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    FDA Warns on Bagged Spinach

    Warning Due to 1 Death and Multiple Hospitalizations in E. coli Outbreak
    WebMD Health News
    Reviewed by Louise Chang, MD

    Sept. 15, 2006 --The FDA is advising consumers not to eat bagged, fresh spinach while it probes a multistate outbreak of E. coli which has reportedly killed one person and sickened 50 others.

    Those numbers were reported to the CDC, according to an FDA news release. The Associated Press reports that Wisconsin is where the death occurred and where 20 fell ill, including 11 in Milwaukee.

    The FDA is investigating the outbreak, which has been seen in at least 20 states: California, Connecticut, Idaho, Indiana, Kentucky, Maine, Michigan, Minnesota, New Mexico, Nevada, New York, Ohio, Oregon, Pennsylvania, Tennessee, Utah, Virginia, Washington, Wisconsin, and Wyoming.

    Preliminary evidence suggests that bagged fresh spinach may be a possible cause of the outbreak, says the FDA.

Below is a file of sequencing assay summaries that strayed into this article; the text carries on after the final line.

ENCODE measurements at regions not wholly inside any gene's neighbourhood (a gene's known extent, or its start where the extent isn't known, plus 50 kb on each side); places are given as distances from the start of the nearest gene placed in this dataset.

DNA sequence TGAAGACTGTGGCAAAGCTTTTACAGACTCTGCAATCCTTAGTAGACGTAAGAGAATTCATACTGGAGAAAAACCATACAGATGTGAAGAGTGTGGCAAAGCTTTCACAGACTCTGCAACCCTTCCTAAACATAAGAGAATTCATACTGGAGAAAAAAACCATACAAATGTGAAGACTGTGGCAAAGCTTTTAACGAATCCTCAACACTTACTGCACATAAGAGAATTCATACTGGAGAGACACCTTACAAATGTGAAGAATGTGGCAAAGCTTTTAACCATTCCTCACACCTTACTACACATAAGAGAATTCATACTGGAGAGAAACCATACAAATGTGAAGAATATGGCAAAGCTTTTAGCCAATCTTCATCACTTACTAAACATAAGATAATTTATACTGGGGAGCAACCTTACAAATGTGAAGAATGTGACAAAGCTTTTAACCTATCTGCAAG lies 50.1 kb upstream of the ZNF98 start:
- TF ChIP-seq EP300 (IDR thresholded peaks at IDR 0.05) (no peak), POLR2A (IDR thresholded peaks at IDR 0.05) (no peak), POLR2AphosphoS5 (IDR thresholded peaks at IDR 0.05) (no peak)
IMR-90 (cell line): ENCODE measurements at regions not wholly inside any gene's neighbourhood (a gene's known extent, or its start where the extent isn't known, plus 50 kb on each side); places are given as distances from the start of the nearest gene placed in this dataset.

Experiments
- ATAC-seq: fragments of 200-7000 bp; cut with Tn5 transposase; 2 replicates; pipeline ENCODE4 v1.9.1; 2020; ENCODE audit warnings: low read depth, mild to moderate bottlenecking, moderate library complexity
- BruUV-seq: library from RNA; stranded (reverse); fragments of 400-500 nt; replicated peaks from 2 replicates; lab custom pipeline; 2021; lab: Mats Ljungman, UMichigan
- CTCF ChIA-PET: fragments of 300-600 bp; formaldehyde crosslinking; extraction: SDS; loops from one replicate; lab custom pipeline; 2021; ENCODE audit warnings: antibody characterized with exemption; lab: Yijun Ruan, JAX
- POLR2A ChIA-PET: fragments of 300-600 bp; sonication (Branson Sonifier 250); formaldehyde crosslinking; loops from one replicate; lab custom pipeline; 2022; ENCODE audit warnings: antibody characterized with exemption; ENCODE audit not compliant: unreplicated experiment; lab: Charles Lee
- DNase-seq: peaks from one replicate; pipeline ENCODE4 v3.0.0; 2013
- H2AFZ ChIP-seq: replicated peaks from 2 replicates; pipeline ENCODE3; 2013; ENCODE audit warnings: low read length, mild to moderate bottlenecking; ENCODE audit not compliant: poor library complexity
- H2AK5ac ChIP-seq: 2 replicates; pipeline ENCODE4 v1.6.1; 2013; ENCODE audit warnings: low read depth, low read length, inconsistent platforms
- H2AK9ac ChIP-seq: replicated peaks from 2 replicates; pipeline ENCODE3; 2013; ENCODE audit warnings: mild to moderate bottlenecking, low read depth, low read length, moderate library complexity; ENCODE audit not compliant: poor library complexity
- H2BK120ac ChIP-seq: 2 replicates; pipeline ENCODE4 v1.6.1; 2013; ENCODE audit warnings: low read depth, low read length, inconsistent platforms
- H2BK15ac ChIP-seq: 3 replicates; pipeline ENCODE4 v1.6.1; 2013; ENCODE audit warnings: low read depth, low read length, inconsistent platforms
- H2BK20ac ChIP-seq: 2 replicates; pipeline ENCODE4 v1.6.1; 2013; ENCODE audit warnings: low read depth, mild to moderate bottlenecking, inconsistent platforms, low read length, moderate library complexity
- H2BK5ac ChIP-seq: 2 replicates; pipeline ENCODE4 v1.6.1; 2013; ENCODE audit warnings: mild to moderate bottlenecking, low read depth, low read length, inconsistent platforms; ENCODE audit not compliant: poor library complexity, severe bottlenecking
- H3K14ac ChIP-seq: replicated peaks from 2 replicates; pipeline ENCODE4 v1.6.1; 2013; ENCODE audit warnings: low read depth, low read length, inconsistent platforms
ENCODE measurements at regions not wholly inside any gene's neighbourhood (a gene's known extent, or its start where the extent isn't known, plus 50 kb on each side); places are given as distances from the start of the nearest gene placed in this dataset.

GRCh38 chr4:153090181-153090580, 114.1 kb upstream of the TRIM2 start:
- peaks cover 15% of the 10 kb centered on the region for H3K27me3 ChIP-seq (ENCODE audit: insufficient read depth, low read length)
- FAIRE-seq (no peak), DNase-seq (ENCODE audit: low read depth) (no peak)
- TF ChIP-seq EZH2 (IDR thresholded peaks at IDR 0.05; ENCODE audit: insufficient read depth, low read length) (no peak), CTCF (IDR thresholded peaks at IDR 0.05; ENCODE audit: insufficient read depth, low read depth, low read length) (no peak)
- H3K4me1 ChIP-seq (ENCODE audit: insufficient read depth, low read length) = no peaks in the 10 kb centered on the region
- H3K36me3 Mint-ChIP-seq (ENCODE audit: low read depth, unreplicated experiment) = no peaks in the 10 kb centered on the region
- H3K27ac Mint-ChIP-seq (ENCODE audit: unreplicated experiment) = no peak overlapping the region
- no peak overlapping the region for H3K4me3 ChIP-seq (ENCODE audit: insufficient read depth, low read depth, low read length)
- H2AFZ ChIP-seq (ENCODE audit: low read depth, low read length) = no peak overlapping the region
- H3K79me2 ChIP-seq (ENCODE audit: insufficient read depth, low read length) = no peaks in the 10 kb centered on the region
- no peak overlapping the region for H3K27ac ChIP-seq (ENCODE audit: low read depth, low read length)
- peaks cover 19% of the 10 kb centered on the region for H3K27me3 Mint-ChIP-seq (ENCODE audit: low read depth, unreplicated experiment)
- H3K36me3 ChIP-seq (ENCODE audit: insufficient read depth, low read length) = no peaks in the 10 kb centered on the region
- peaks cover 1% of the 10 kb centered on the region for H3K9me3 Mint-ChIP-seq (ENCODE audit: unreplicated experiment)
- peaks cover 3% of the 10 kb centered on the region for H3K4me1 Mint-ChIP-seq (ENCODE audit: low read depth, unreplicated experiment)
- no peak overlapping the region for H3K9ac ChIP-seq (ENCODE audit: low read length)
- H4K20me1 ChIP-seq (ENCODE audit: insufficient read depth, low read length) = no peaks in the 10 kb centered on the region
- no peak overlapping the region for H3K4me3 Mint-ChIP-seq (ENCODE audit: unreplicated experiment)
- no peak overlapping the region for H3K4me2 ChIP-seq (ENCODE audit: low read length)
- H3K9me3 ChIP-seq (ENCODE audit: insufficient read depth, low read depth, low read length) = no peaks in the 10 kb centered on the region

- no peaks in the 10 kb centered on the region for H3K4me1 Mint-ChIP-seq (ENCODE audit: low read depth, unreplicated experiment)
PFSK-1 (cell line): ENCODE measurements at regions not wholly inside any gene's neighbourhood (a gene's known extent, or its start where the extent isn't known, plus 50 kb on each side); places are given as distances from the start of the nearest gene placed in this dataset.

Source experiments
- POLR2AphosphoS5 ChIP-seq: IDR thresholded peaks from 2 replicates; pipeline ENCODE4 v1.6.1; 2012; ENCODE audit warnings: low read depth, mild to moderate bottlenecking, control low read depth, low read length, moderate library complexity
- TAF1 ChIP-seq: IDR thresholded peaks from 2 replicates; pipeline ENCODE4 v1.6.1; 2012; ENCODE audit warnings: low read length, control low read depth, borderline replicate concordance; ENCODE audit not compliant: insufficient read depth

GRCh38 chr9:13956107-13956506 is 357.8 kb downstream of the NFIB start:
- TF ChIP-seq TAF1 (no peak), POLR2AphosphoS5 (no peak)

Based on its current information, the FDA is advising consumers not to eat bagged fresh spinach at this time and to call a doctor if they believe they may have gotten sick after eating bagged spinach.

    FDA's Comments

    "Given the severity of this illness and the seriousness of the outbreak, the FDA believes that a warning to consumers is needed," says the FDA's Robert Brackett, PhD, in a news release.

    Brackett directs the FDA's Center for Food Safety and Applied Nutrition.

    "We are working closely with the U.S. Centers for Disease Control and Prevention (CDC) and state and local agencies to determine the cause and scope of the problem," Brackett says.

    About the Outbreak

    The outbreak involves E. coli 0157:H7, a strain of the E. coli bacterium which causes diarrhea, often with bloody stools.

    Although most healthy adults can recover completely within a week, some people can develop a form of kidney failure called hemolytic uremic syndrome (HUS).

    HUS is most likely to occur in young children and the elderly. It can lead to serious kidney damage and death.

    HUS killed one person and sickened eight others in the current E. coli outbreak, says the FDA.

    The FDA says it will update consumers on the investigation as more information becomes available.

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